As we’re now midway through No-Shave-November, and more people around the world are probably taking advantage of this momentous month than usual due to worldwide work-from-home circumstances, I’m sure you’re itching to see some authors with the most legendary facial hair.  I know what you’re wondering…. Does a correlation exist between beard length and literary strength? Is a connection to be found between the most memorable manuscripts and the mustachioed men who penned them? This list says it all:

Read more

Nine Literary Quotes For The Mental Health Day

It is likely that, if you’re here, you have turned to stories and poetry for comfort during dark times (or any times). Mental Health Day is around the corner and, while you may already have your go-to validation lit, I’m going to go ahead and share some of my literary chicken broth. I will confess that every fiber of my will power was involved in keeping me from sticking exclusively to Maya Angelou quotes, because that woman’s wisdom could bring me back from the dead on my worst days. So, in addition to two of my favorite tía Maya quotes, I invite you to take in some of these hot-tea-and-a-thick-quilt thoughts and put them in your pocket for the next time you’ve lost faith in humanity or find yourself at a dodgy dead end. I give you no snark as of this point, only vulnerability because I believe in safe spaces. 

 

  1. “Maybe the hardest part of my life is having the courage to try.” —Rachel Hollis, Party Girl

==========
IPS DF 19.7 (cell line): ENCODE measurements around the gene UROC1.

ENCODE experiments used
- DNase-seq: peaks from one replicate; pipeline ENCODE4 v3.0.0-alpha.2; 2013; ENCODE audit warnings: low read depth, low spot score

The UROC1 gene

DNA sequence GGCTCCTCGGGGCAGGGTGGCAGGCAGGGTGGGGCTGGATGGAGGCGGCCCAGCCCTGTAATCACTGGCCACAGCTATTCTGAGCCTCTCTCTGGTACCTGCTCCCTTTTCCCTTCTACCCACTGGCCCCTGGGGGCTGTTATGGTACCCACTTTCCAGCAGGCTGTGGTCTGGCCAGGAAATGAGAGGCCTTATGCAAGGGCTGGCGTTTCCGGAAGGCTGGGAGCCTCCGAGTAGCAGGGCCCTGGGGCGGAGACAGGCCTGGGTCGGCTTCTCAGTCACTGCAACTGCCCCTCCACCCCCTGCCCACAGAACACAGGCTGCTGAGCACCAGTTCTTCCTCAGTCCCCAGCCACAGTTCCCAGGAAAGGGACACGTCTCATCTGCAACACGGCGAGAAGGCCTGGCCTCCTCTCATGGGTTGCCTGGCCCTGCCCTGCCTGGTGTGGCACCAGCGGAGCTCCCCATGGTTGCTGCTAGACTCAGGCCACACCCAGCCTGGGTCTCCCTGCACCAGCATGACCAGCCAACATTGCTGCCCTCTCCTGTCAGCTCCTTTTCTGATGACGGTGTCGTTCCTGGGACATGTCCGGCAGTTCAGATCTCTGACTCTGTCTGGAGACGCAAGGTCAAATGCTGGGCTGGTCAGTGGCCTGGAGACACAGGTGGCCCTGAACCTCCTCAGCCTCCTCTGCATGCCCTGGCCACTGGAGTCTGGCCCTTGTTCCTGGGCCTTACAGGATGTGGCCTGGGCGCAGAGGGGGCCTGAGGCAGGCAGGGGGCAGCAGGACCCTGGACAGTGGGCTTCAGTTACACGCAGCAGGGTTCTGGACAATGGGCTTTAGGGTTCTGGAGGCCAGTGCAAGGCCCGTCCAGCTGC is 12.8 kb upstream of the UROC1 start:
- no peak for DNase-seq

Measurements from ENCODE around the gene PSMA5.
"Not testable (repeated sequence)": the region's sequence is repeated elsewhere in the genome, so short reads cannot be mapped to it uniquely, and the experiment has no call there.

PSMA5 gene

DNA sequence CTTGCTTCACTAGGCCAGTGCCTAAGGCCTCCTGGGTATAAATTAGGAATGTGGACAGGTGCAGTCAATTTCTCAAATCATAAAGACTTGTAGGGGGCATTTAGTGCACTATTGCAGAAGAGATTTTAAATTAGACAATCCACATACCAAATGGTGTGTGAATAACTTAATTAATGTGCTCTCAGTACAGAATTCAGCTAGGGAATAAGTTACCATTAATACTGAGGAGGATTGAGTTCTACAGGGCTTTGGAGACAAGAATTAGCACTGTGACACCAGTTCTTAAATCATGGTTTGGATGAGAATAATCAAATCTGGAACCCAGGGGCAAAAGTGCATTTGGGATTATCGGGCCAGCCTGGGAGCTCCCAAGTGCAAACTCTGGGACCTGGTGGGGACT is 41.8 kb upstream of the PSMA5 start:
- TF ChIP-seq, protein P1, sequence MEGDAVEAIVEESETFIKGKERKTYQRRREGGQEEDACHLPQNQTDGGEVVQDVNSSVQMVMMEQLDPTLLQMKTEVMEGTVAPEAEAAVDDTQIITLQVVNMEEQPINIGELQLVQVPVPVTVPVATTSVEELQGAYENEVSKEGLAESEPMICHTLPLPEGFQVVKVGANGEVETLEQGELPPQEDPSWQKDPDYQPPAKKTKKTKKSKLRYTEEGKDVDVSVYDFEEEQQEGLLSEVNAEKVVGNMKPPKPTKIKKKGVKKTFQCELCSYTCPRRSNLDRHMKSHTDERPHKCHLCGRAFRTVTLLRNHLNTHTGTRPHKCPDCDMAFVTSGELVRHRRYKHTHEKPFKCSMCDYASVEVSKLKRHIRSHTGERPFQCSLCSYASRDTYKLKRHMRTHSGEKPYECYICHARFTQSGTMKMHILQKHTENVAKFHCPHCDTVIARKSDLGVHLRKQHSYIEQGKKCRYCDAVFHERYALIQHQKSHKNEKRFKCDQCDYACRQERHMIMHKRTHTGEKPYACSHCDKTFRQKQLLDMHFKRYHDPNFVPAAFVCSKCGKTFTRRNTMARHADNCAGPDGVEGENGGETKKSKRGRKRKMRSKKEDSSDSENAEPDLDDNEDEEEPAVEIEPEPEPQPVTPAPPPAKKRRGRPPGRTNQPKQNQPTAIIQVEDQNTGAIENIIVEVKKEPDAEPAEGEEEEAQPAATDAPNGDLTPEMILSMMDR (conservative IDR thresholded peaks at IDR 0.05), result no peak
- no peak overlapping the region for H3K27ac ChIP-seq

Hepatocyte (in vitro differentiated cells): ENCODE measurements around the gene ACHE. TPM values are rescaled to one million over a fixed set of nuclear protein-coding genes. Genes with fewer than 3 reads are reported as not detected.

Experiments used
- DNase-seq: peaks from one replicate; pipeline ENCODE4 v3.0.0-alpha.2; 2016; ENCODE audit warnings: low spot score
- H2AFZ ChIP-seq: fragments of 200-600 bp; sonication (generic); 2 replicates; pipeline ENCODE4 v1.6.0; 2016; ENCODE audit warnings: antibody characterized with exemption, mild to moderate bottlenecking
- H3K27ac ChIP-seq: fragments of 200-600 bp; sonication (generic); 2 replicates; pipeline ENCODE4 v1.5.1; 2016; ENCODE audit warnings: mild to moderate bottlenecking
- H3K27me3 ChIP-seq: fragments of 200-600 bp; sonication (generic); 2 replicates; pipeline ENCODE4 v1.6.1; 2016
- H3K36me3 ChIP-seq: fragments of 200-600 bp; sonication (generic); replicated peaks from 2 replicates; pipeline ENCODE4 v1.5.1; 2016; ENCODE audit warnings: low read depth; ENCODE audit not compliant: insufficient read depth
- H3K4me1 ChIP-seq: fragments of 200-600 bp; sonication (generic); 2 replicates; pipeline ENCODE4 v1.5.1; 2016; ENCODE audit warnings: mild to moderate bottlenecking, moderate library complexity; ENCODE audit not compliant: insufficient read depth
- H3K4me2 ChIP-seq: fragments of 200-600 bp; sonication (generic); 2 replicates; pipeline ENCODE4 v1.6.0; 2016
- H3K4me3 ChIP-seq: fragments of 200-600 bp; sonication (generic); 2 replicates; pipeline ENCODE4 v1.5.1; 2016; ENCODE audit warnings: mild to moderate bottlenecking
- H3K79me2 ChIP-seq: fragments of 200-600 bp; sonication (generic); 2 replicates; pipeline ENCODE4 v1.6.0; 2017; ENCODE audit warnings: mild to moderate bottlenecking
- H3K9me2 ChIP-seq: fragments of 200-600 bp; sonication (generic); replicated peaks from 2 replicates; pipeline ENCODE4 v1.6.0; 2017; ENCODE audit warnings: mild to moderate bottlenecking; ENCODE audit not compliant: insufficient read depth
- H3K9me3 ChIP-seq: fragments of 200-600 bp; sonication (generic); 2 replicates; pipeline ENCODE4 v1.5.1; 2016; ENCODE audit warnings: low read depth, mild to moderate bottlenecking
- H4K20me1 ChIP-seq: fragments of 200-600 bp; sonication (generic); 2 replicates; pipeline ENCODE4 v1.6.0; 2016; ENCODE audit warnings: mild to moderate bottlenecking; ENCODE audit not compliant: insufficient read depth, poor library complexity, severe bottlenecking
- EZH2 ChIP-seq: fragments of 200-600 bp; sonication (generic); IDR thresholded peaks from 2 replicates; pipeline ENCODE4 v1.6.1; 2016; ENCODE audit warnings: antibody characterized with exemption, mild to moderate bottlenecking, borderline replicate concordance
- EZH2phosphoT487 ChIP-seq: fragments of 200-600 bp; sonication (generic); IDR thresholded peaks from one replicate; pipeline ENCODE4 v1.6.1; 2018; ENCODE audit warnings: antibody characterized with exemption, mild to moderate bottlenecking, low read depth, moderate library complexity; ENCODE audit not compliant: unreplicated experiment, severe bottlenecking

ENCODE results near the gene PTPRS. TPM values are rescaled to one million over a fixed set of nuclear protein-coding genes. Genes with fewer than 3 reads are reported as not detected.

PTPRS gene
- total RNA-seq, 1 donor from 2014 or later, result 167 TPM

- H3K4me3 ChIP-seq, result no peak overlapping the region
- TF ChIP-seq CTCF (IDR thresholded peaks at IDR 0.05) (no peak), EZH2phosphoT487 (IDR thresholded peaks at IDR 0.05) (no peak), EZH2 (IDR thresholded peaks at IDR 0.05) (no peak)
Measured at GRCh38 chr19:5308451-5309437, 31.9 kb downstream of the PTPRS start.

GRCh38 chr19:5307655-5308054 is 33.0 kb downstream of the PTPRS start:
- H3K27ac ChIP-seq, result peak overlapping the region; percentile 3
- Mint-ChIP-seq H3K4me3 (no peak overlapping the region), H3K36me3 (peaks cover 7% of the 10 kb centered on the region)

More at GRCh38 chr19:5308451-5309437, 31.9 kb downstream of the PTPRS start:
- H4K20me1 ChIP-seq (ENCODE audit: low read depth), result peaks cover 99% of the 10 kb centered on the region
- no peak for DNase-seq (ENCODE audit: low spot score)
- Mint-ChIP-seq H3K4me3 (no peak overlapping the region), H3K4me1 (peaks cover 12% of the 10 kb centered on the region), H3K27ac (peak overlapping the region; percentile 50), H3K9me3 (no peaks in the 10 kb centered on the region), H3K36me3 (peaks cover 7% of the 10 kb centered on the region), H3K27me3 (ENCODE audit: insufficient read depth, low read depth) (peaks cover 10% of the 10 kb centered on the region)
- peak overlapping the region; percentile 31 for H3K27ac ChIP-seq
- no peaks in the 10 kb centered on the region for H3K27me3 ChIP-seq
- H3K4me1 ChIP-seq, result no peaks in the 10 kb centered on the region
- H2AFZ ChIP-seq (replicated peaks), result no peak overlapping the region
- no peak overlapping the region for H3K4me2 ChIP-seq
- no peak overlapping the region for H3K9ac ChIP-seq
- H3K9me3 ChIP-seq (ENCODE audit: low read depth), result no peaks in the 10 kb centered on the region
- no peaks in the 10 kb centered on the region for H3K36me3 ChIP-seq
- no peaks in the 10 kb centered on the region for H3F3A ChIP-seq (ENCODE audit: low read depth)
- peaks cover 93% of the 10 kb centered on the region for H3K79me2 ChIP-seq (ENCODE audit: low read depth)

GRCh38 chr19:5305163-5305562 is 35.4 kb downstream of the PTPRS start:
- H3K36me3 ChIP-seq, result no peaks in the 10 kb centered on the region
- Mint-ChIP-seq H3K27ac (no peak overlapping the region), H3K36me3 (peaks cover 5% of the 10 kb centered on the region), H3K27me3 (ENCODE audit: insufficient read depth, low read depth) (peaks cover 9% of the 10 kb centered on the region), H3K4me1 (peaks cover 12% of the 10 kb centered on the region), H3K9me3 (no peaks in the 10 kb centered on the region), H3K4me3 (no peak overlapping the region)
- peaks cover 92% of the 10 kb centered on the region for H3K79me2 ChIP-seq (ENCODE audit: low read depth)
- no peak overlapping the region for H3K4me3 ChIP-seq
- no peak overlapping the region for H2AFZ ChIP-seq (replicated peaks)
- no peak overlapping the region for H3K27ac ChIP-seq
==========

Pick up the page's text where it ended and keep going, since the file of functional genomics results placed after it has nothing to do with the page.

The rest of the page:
Author Rachel Hollis on the cover of her latest book, which she badassly published soon after her shattering divorce, via Kobo

2. “I respect myself and insist upon it from everybody. And because I do it, I then respect everybody too.” —Maya Angelou

Writer and poet Maya Angelou in all her fabulousness, via Dazed

3. “You can’t write a script in your mind and then force yourself to follow it. You have to let yourself be.” —Chimamanda Ngozi Adichie, Half of a Yellow Sun

Author Chimamanda Ngozi Adichie with flying colors, via Pinterest

4. “Make new mistakes. Make glorious, amazing mistakes. Make mistakes nobody’s ever made before. Don’t freeze, don’t stop, don’t worry that it isn’t good enough, or it isn’t perfect, whatever it is: art, or love, or work or family or life.” —Neil Gaiman

 

Art on moving forward, via My Modern Met

5. “I think Destiny’s purpose is merely to shock us at moments into a state of awareness; those moments are milestones in between which we have to find our own way.” —Attia Hosain, Sunlight on a Broken Column

Impasse, via Pinterest

6. “We all have an unsuspected reserve of strength inside that emerges when life puts us to the test.” —Isabel Allende

Growth and resilience, via Pinterest

7. “She uttered a quick prayer for him. Let him find balance and moderation in all things; let him listen to himself and not the noise of others.” —Balli Kaur Jaswal, Erotic Stories for Punjabi Widows

Shakti art, via Society6

8. “I know for sure that love saves me and that it is here to save us all.” —Maya Angelou

Bond, via Pinterest

9. “Happiness can be found even in the darkest of times if only one remembers to turn on the light.” -Albus Dumbledore, Harry Potter and the Goblet of Fire

Expecto patronum, via Harry Media

 

Mental health is often about being seen, and seeing is one of the often unspoken powers of stories. Sure, we hear of readers opening a novel, bumping into a character, and saying “hey, that’s me!” But we seldom hear of that wise Grandma Literature who sits us down wherever we are in life, holds our attention, and says “See? That’s you. You’re not alone.” You’ve heard me say this before, so I’m going to say it again: Abuela has the answers.